April 15, 1892 - Day 39
Travis and I are both in big trouble.
Mama is still pretty mad. Last night she had to stay in her wet clothes until we could get the wagon hooked back up to Jeb and January and make our way to the new campsite. She wouldn’t talk to me and didn’t want to hear a word I had to say.
Pap whispered, “Let her stew awhile. She’ll come around.”
At bedtime, I tried again.
I said, “Mama, I really am sorry.”
She said, “Teddy, sometimes you can be a vexation of a girl. You almost scared the life out of me.”
I said, “I didn’t mean to. I just wasn’t thinking.”
Mama said, “Well, you had better think next time.”
I am confined to the wagon for two days. I can’t go anywhere, not even to school, which means I will miss the next installment of Tom Sawyer. Rats! I’m just sick about it, but Mama won’t budge.
She said, “A day or two in this wagon is just the schooling you need.” She won’t let me sketch or read, either. “You just sit there on that wagon seat and think about how to behave properly.”
I was bored out of my mind. I just had to sit there mile after mile, watching the scenery go by. There was nothing to do. Absolutely nothing.
I thought about our life in Mississippi. We had a good life there, but it was a hard life. Pap had to work day and night, and most of his hard work went toward making money for Mr. Albritton. Mr. Albritton was a good man, but Pap and Mama wanted to own their own land.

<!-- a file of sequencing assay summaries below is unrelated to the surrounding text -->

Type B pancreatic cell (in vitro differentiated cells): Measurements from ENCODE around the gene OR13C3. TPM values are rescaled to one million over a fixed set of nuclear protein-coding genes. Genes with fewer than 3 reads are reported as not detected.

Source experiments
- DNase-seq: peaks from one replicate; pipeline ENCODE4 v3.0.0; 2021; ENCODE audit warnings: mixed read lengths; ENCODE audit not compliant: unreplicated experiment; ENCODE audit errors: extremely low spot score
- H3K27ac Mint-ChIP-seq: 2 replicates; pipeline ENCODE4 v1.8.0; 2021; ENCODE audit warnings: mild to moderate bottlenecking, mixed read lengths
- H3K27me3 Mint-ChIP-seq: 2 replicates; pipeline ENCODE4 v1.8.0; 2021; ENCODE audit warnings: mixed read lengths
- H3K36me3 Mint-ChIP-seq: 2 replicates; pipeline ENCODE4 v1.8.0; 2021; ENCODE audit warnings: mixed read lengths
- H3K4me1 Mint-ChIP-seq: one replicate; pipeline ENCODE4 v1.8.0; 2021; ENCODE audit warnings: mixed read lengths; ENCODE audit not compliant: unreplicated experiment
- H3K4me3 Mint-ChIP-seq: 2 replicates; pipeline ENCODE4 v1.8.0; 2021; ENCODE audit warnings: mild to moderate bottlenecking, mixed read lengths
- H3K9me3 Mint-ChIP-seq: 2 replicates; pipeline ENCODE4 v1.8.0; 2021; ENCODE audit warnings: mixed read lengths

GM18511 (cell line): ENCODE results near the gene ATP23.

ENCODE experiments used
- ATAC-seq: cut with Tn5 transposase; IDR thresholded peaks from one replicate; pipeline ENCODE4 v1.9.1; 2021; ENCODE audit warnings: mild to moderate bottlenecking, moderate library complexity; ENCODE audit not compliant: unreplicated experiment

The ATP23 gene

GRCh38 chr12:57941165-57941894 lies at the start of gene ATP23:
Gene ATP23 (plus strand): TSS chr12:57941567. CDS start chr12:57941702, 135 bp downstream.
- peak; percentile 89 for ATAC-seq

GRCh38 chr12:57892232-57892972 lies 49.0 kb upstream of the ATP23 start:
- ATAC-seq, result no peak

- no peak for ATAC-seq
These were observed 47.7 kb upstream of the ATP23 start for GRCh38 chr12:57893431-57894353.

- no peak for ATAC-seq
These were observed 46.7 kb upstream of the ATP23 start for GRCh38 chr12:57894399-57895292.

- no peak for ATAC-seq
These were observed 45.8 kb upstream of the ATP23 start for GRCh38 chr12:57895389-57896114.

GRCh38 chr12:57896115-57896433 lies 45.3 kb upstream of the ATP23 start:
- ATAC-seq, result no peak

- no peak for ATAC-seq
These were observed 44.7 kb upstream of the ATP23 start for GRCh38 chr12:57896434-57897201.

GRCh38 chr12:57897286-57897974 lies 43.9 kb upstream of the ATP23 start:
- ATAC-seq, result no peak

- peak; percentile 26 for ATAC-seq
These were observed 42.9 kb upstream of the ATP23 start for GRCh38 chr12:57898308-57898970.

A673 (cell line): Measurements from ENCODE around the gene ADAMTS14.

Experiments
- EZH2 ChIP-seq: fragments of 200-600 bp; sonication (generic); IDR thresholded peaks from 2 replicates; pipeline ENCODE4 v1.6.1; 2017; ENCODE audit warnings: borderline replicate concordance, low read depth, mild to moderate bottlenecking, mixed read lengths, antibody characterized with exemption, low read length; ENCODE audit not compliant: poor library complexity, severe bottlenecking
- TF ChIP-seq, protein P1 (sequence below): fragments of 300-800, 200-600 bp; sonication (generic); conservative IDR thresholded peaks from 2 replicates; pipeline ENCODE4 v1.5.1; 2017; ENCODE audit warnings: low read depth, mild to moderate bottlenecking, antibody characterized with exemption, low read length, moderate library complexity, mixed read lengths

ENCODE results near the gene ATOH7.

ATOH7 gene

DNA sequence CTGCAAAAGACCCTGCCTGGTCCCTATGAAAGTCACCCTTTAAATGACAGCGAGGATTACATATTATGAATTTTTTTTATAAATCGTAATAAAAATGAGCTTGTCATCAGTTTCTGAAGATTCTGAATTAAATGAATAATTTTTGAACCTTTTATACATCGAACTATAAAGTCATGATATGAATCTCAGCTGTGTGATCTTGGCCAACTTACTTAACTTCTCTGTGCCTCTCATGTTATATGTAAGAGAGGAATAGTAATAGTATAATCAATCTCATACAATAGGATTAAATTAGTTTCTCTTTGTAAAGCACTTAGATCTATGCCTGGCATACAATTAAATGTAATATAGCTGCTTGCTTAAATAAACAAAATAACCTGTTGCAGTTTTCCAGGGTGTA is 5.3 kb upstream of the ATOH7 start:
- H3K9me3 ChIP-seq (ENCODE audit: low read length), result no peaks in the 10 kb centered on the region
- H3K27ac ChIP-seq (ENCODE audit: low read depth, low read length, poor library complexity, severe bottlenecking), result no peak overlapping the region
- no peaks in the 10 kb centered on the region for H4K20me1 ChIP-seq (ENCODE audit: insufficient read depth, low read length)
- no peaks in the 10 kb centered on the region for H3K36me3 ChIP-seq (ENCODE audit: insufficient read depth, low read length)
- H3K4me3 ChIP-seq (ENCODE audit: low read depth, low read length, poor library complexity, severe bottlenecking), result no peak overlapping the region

I remembered the day Pap came home with the news of the land deed. He said, “Grace, you know things have been hard. Since the crops failed, Mr. Albritton has taken a terrible loss. He can’t pay me in money, but he gave me something that might mean a new life for our family. It’s a deed for some land. Not here in Mississippi. In Florida. But it’s 40 acres, and it’s ours.”
I thought about how it had been to prepare for the new adventure. Leaving Mississippi for Florida meant giving up our friends, our school, our church, our life. I thought and thought, mostly about those things and about leaving you. And about the adventures we’ve had so far.
About mid-afternoon, Travis Lark caught up with our wagon. I was shocked to see how short his hair was. His mother must have cut it this very morning. He was going to speak to me, but he saw the look on Mama’s face.
“Mrs. Bodain, I’ve come to apologize, ma’am. I am truly sorry for the terrible trouble I caused you and your family yesterday.”
Mama said, “You children put a terrible scare in us. But I accept your apology. I appreciate the fact that you came over.”
Travis said, “May I speak to Teddy, please?”
Mama said, “No, you may not. Teddy is being punished.”
Travis said, “I’m being punished, too. My ma only let me come over so I could apologize.”
Mama said, “Well, you have apologized. Now, good day, Travis.”
I told myself I would not talk to him, ever, ever, ever again. He ruined Veronica, my most prized possession. He was acting like a big old show-off, and now he’ll have to pay for it.
But I couldn’t help but notice how sad he looked, how ashamed. I almost felt sorry for him.